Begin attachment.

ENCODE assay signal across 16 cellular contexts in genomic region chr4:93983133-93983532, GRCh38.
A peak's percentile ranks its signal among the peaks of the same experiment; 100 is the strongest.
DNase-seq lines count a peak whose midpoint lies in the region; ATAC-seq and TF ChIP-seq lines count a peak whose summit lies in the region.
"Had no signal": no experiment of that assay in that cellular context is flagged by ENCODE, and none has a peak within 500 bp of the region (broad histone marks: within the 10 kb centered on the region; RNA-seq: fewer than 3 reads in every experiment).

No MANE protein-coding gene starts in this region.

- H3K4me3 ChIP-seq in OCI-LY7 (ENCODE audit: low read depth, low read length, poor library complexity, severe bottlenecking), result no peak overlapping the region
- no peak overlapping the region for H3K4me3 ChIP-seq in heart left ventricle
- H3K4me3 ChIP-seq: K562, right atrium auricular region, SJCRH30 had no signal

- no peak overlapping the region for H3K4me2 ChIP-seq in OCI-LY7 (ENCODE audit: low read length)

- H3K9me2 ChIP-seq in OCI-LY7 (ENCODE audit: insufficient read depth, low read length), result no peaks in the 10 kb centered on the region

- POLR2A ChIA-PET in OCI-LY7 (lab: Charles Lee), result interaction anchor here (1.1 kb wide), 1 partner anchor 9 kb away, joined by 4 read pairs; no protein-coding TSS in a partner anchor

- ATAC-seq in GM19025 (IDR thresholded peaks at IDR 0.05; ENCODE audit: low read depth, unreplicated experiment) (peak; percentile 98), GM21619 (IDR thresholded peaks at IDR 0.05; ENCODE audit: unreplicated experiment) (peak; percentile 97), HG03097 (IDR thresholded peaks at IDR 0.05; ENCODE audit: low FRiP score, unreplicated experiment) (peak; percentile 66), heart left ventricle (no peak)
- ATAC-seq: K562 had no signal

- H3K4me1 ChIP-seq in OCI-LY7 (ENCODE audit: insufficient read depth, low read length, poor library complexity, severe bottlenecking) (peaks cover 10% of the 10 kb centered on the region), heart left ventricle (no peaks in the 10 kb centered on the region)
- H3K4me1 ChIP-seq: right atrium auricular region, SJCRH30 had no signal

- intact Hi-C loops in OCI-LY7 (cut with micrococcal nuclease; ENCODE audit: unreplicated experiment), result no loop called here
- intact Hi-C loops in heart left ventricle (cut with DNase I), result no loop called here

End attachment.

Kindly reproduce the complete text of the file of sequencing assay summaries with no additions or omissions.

ENCODE assay signal across 16 cellular contexts in genomic region chr4:93983133-93983532, GRCh38.
A peak's percentile ranks its signal among the peaks of the same experiment; 100 is the strongest.
DNase-seq lines count a peak whose midpoint lies in the region; ATAC-seq and TF ChIP-seq lines count a peak whose summit lies in the region.
"Had no signal": no experiment of that assay in that cellular context is flagged by ENCODE, and none has a peak within 500 bp of the region (broad histone marks: within the 10 kb centered on the region; RNA-seq: fewer than 3 reads in every experiment).

No MANE protein-coding gene starts in this region.

- H3K4me3 ChIP-seq in OCI-LY7 (ENCODE audit: low read depth, low read length, poor library complexity, severe bottlenecking), result no peak overlapping the region
- no peak overlapping the region for H3K4me3 ChIP-seq in heart left ventricle
- H3K4me3 ChIP-seq: K562, right atrium auricular region, SJCRH30 had no signal

- no peak overlapping the region for H3K4me2 ChIP-seq in OCI-LY7 (ENCODE audit: low read length)

- H3K9me2 ChIP-seq in OCI-LY7 (ENCODE audit: insufficient read depth, low read length), result no peaks in the 10 kb centered on the region

- POLR2A ChIA-PET in OCI-LY7 (lab: Charles Lee), result interaction anchor here (1.1 kb wide), 1 partner anchor 9 kb away, joined by 4 read pairs; no protein-coding TSS in a partner anchor

- ATAC-seq in GM19025 (IDR thresholded peaks at IDR 0.05; ENCODE audit: low read depth, unreplicated experiment) (peak; percentile 98), GM21619 (IDR thresholded peaks at IDR 0.05; ENCODE audit: unreplicated experiment) (peak; percentile 97), HG03097 (IDR thresholded peaks at IDR 0.05; ENCODE audit: low FRiP score, unreplicated experiment) (peak; percentile 66), heart left ventricle (no peak)
- ATAC-seq: K562 had no signal

- H3K4me1 ChIP-seq in OCI-LY7 (ENCODE audit: insufficient read depth, low read length, poor library complexity, severe bottlenecking) (peaks cover 10% of the 10 kb centered on the region), heart left ventricle (no peaks in the 10 kb centered on the region)
- H3K4me1 ChIP-seq: right atrium auricular region, SJCRH30 had no signal

- intact Hi-C loops in OCI-LY7 (cut with micrococcal nuclease; ENCODE audit: unreplicated experiment), result no loop called here
- intact Hi-C loops in heart left ventricle (cut with DNase I), result no loop called here